The Democratic member of Congress from Austin, a city otherwise represented in Washington, D.C., by Republicans, says Democrats nationally got more votes in 2012, yet Republicans ended up with the House majority.
“During the last election, Democrats won over a million votes more than Republicans,” U.S. Rep. Lloyd Doggett said in a Nov. 4 talk at the University of Texas at San Antonio. “But because of the way districts are designed, the Republicans got 33 more members of the House of Representatives than the Democrats did.”
Doggett’s raw numbers proved accurate. Democrats outpolled Republicans in the 2012 House races, but Republicans ended up with a 33-seat House majority.
A December 2012 analysis by the Cook Political Report, a nonpartisan D.C. publication, said House Democrats out-drew their Republican counterparts by more than 1 million votes — 1.37 million votes to be precise, Cook’s House editor, David Wasserman, later calculated.
Between the two parties, Democrats won 50.59 percent of the vote while winning 46 percent of seats, leaving the Republicans with 234 seats and Democrats with 201.
But there is debate among political scientists over whether how districts were redrawn entirely explains the GOP majority.
Writing in December 2012, Wasserman pointed to two “unprecedented” factors that explained the GOP’s House grip: the thick concentration of Democratic votes in urban areas and the GOP’s wide control of drawing congressional districts.
A George Mason University political scientist, Michael McDonald, who later worked as an expert in a Texas Democratic Party challenge to how Republicans drew districts in Texas, noted in a April 2011 article published by the American Political Science Association that thanks to election results in 2010 and earlier, Republicans would dominate redistricting in more states than Democrats. Among the 43 states with more than one congressional district, he wrote, six would rely on bipartisan commissions to draw new districts, 16 would have Republicans in control, six would have Democrats in charge and 15 would act as a divided government.
But different, sometimes complex methods of analyzing the 2012 results generate different conclusions about the effects of the line-drawing, though all point to Republicans benefiting most:
• Just before the 2012 elections, a study by the Brennan Center for Justice at New York University concluded that the way districts were drawn would give Republican hopefuls six seats more than they would have won if the election was carried out under the previous district lines. After the elections, a center analyst, Sundeep Iyer, wrote that the prediction mostly held up because five seats flipped from a Democrat to a Republican due to redistricting, he wrote, while six Republican-held seats were saved by redistricting.
“In states where Republicans controlled redistricting,” Iyer said, “Republican candidates for the House won roughly 53 percent of the vote and 72 percent of the seats.” Then again, Iyer wrote, “even under the old district lines, that disparity would have persisted, as Republicans still would have likely won about 65 percent of the seats.”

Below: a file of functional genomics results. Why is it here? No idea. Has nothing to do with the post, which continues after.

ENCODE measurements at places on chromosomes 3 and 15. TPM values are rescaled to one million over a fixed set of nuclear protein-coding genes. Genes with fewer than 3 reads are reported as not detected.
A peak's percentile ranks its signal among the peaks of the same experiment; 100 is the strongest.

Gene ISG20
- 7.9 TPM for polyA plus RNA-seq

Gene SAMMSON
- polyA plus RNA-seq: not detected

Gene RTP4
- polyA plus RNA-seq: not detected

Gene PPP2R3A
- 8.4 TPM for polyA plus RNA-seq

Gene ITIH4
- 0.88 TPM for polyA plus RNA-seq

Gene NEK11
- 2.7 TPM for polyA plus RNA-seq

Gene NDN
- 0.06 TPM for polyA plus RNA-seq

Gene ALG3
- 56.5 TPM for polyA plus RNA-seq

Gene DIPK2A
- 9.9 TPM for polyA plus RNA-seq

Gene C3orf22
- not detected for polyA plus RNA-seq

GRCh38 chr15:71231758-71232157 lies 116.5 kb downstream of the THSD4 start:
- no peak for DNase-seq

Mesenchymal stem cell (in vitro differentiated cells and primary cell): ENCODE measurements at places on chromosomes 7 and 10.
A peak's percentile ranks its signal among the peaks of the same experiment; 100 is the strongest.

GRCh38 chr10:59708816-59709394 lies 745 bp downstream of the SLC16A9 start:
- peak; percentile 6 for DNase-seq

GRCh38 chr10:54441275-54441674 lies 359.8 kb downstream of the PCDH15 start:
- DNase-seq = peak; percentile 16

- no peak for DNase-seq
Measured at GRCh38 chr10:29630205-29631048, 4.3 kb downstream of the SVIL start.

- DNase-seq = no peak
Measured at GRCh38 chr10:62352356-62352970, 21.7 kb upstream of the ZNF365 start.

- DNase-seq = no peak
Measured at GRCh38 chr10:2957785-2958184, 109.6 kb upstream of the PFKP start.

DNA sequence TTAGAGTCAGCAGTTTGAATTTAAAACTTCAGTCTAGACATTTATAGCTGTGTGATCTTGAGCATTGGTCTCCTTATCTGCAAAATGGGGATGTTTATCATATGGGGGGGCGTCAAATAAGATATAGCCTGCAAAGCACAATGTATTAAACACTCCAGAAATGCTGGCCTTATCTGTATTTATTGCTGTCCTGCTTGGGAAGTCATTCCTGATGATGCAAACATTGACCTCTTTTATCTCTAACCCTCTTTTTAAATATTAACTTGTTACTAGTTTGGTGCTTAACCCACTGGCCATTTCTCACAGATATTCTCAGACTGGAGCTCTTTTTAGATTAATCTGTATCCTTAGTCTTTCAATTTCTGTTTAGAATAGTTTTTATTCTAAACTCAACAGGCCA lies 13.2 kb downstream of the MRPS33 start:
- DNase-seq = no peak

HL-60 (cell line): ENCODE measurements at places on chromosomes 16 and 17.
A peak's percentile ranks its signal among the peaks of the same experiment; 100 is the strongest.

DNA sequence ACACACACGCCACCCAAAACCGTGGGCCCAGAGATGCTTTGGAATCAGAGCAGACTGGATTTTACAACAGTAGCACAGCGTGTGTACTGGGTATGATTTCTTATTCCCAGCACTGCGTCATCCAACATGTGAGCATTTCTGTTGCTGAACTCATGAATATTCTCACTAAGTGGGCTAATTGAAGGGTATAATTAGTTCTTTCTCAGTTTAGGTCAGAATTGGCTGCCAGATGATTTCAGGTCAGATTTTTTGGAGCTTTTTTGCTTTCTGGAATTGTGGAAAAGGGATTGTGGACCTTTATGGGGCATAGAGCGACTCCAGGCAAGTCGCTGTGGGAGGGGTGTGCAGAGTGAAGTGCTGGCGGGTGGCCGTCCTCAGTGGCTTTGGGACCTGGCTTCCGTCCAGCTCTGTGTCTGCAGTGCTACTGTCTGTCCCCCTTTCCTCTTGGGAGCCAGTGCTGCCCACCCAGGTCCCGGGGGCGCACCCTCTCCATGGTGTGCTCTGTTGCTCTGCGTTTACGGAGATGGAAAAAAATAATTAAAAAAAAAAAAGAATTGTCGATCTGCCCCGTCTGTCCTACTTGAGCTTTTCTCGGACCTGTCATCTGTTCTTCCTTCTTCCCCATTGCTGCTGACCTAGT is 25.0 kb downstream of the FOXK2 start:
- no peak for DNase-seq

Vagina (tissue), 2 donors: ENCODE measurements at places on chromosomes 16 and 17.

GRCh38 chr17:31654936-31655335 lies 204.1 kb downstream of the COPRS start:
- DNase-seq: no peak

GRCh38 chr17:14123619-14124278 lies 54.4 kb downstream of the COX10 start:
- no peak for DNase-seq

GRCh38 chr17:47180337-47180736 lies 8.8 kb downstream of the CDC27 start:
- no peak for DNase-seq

• A methodology devised by Princeton University neuroscientist and election forecaster Sam Wang concluded that redistricting cost Democrats 15 House seats in the 2012 elections.
• Washington University post-doctoral student Nicholas Goedert found that redistricting most likely cost Democrats seven races nationally.
• Political scientists John Sides and Eric McGhee also said redistricting cost Democrats seven seats, writing that they reached their figure by looking at what would have happened if the election took place in the pre-2012 House districts. Seven seats “is not nothing, but it’s far less than what the Democrats needed to take back the House,” the two wrote.
Sides and McGhee concluded that once they considered the effect of incumbency on the 2012 results, the seeming pro-Republican impact of gerrymandering vanished. “That is, the ability of Republicans to retain the House majority may have been due to incumbency advantage, not new and more favorable districts,” they wrote.
We ran the range of these analyses past Austin lawyer Steve Bickerstaff, who has advised legislative leaders about redistricting issues since the 1970s. Bickerstaff said by phone that the Republicans’ majority isn’t due solely to how districts were designed. “It’s more complicated,” Bickerstaff said.
Doggett said Democrats won over a million votes more than Republicans in 2012 but because of the way districts are designed, Republicans got 33 more House seats.
Democratic House nominees drew nearly 1.4 million more votes than Republicans and the GOP landed a 33-seat House majority. It also looks like redistricting was a major factor behind that result, but experts also diverge over whether how districts were designed was the key driver. Incumbency and the concentration of Democrats in congested cities also have been aired as significant.
We rate Doggett’s statement, which lacks this clarification, as Mostly True.